As part of its 30th anniversary celebration, the Providence arts collaborative AS220 gathered several expert “placemakers” under the deep atrium sky of the Callendar, McAuslan & Troup Building (1873, 1892). Called the Peerless Building now after the last in a string of department-store occupants, its five-story atrium bears all the stigmata of a supposedly authentic place. Its lack of attention to finished detail leaves it with the look of still being under construction. So it is “authentic.” But is it authentic?
This sort of question (though not the one I’ve raised here) animated the four experts all evening. (In deference to their amour propre, I use the word expert loosely.) They were Rick Lowe, an artist/activist in Houston; Myrna Breitbart, who teaches urbanism at Amherst with a focus on race, gender and class; Umberto Crenca, an artist and founder of AS220; and Andrés Duany, a town planner and founder of the Congress for the New Urbanism. Marc Levitt, a local storyteller and polymath, ran the proceedings and was successful at fomenting discord, especially between Lowe and Duany. The panelists interrupted each other frequently, as planned.
The disagreements about placemaking were authentic. Still, Duany was obliged to hurl several grenades to thwart mutual admiration, which is the enemy of frank discussion. He irked Breitbart and Lowe by remarking that some housing types naturally dilapidate to the point of affordability. Lowe blamed lack of investment. Duany claimed that government red tape was the main obstacle to community self-regeneration. Breitbart countered that city services for neighborhoods that artists can afford to live in is vital.
Duany pointed out that Detroit is an art mecca today because bankrupt city government cannot afford to regulate (that is, suppress) its practitioners. He urged cities to create Pink Zones, geographically circumscribed places where government would butt out, at least insofar as artists, the arts and arts-generated redevelopment are concerned.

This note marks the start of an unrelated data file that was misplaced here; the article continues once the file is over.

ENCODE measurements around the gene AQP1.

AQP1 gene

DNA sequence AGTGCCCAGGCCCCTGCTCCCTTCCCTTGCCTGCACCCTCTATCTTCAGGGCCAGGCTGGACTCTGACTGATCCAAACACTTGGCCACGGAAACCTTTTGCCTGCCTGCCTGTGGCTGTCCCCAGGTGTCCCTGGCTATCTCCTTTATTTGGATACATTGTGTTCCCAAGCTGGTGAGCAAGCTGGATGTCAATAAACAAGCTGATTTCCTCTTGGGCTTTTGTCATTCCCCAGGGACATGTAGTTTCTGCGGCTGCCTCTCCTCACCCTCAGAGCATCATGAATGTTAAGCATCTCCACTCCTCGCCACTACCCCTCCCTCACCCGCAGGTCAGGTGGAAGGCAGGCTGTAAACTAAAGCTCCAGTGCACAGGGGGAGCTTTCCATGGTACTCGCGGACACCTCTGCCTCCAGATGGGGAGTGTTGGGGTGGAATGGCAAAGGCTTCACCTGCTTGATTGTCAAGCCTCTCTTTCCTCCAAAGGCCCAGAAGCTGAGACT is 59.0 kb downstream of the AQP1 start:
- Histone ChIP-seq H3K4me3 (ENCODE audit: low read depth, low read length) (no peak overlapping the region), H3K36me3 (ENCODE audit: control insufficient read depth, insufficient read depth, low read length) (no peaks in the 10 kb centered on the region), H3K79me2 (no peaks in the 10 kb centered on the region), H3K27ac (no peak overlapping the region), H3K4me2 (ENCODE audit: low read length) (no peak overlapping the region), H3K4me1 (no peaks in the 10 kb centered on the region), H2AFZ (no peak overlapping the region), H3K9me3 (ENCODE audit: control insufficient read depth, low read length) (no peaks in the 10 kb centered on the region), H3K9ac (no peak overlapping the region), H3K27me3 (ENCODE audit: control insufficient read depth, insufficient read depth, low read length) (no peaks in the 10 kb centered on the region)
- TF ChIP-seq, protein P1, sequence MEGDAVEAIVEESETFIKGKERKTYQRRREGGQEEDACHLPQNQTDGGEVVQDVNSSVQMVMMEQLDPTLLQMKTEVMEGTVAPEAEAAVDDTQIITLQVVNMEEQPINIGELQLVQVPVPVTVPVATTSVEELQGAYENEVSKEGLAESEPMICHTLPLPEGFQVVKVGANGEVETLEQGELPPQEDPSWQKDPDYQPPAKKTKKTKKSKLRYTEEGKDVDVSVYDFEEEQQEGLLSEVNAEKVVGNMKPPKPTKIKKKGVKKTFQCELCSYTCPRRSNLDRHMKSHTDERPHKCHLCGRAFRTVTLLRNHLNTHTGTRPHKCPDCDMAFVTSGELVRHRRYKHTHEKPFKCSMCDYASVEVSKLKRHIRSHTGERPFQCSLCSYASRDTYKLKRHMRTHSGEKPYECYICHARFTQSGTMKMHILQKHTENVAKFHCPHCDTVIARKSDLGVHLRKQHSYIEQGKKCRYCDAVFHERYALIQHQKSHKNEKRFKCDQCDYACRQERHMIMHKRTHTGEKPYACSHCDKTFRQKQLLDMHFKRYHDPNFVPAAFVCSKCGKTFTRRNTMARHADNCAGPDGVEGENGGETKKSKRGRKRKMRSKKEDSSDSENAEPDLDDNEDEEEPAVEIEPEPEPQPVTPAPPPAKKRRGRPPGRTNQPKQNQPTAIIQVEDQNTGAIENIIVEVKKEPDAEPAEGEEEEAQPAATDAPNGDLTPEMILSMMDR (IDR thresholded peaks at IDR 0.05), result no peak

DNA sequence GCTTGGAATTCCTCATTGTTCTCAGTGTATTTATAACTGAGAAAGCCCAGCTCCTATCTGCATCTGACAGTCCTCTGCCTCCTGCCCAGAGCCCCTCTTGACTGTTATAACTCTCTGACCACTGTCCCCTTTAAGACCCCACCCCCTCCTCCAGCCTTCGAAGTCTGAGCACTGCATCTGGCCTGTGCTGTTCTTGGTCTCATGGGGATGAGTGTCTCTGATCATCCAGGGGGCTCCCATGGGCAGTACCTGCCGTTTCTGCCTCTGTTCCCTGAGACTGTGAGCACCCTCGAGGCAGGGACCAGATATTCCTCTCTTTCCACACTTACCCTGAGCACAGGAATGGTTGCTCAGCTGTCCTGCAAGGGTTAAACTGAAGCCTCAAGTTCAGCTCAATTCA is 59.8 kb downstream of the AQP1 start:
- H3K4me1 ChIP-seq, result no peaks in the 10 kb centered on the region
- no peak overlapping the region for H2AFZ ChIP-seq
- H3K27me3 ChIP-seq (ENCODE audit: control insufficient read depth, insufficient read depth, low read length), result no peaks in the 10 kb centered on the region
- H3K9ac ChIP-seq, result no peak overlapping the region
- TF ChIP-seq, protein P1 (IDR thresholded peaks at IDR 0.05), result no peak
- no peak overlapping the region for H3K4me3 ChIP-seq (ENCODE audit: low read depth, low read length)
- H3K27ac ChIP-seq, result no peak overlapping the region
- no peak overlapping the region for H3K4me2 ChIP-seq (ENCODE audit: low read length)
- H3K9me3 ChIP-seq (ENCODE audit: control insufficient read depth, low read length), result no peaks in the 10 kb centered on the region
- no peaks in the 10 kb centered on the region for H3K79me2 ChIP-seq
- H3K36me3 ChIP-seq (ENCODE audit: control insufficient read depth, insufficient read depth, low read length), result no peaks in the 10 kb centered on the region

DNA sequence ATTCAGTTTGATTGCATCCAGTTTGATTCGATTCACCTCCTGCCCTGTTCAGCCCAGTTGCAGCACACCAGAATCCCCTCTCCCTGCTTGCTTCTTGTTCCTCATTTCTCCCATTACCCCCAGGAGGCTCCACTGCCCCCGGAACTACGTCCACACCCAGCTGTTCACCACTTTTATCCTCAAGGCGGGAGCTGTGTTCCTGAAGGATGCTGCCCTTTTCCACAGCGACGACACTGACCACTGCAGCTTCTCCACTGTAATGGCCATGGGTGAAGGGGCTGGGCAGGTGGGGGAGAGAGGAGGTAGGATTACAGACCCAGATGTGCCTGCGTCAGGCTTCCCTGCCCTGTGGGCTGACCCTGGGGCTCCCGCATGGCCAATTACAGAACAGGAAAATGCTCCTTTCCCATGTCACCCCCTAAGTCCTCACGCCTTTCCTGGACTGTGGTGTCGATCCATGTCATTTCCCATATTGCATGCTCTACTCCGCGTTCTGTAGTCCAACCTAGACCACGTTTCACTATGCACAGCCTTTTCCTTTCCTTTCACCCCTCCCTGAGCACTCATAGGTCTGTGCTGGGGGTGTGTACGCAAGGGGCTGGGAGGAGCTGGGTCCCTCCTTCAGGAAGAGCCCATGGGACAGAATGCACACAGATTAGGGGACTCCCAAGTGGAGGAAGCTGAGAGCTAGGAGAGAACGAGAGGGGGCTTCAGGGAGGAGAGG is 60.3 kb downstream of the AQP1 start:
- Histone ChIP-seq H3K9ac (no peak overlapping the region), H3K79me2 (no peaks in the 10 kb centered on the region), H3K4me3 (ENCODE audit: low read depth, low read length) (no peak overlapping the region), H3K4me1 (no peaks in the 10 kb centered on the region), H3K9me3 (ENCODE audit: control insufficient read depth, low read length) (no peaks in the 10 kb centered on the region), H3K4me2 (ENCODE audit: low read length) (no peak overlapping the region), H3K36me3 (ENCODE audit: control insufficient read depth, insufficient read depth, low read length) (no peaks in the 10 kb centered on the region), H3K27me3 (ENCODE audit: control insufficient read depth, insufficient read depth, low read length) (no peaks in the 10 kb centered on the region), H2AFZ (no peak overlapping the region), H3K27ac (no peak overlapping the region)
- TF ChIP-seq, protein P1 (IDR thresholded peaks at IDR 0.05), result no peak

Lowe suggested that authentic placemaking was difficult in American society because the sensibilities upon which it depends are subservient to the nation’s “grow, grow, grow” mentality. Duany countered that American society has developed an organic ability to self-correct, and warned against focusing exclusively on artists. Crenca argued that “we need to live the collective.” Duany was not so sure. Successful neighborhoods, he said, require people who can fix carburetors, too, and successful advocacy for vibrant communities needs “people who can dot i’s and cross t’s,” because artistic heads are often too far up in the clouds.
Duany mentioned developers and bankers as among these, bringing to mind my old theory that Bert Crenca’s fierce, jut-bearded visage had some role in generating financial support for AS220’s first facility on Empire Street.
Much discussion revolved around the concept of “tactical urbanism,” the impromptu grassroots capture of public space, an example of which was the “chair bombing” of Times Square – placing chairs in lanes for vehicular traffic – which people loved so much that the city government took it over, and which worked so well that the city government then tried to shut it down. (It had started to attract “nudes” angling to mug with tourists for cash. Mayor de Blasio has since backed down.)